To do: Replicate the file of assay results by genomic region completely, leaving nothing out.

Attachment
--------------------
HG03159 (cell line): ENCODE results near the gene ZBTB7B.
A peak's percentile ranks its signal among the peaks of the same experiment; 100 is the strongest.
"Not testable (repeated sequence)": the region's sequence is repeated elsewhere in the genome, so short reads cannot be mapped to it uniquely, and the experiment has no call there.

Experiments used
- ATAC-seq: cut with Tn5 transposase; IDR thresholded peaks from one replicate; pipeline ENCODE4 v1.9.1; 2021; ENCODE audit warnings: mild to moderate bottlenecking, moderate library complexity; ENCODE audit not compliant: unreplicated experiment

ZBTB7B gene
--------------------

HG03159 (cell line): ENCODE results near the gene ZBTB7B.
A peak's percentile ranks its signal among the peaks of the same experiment; 100 is the strongest.
"Not testable (repeated sequence)": the region's sequence is repeated elsewhere in the genome, so short reads cannot be mapped to it uniquely, and the experiment has no call there.

Experiments used
- ATAC-seq: cut with Tn5 transposase; IDR thresholded peaks from one replicate; pipeline ENCODE4 v1.9.1; 2021; ENCODE audit warnings: mild to moderate bottlenecking, moderate library complexity; ENCODE audit not compliant: unreplicated experiment

ZBTB7B gene